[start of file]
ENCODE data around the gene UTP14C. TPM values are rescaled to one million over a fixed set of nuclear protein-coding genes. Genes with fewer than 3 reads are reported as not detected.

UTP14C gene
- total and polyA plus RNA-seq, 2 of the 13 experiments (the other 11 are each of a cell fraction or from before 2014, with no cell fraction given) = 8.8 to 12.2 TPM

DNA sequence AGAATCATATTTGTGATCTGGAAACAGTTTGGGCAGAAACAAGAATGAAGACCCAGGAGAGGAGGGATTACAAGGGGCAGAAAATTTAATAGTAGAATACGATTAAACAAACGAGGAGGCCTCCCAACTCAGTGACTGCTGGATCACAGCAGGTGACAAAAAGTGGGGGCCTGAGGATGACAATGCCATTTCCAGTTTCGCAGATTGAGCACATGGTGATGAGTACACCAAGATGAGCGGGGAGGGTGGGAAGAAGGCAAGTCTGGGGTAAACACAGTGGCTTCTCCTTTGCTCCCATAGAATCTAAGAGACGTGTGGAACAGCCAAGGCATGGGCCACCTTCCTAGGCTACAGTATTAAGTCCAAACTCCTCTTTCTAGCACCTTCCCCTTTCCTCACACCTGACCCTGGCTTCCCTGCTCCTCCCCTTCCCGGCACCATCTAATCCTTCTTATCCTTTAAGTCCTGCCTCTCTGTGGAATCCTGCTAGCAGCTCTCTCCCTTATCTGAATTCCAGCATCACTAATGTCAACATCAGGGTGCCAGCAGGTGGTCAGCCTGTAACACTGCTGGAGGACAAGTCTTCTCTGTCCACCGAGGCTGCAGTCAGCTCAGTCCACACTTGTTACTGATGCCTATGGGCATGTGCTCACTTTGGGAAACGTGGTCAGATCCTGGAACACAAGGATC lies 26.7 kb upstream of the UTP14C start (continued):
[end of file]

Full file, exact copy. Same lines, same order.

ENCODE data around the gene UTP14C. TPM values are rescaled to one million over a fixed set of nuclear protein-coding genes. Genes with fewer than 3 reads are reported as not detected.

UTP14C gene
- total and polyA plus RNA-seq, 2 of the 13 experiments (the other 11 are each of a cell fraction or from before 2014, with no cell fraction given) = 8.8 to 12.2 TPM

DNA sequence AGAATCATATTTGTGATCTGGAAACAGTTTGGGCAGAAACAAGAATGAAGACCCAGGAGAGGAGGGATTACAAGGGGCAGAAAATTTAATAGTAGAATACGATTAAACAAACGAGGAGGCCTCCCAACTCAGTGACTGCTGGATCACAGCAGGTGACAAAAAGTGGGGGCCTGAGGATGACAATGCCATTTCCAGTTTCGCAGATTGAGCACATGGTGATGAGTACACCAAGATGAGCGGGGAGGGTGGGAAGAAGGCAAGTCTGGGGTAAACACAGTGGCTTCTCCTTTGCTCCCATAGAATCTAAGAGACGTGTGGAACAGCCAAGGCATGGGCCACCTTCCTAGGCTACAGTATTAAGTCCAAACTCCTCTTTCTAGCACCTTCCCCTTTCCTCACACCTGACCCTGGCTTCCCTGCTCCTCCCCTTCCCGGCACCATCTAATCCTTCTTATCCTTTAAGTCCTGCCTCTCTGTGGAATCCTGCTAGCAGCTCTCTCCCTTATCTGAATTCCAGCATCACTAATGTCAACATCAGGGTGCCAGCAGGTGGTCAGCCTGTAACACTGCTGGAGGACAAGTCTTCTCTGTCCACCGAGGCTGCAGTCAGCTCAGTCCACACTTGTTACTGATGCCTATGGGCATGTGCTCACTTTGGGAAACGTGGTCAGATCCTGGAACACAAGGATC lies 26.7 kb upstream of the UTP14C start (continued):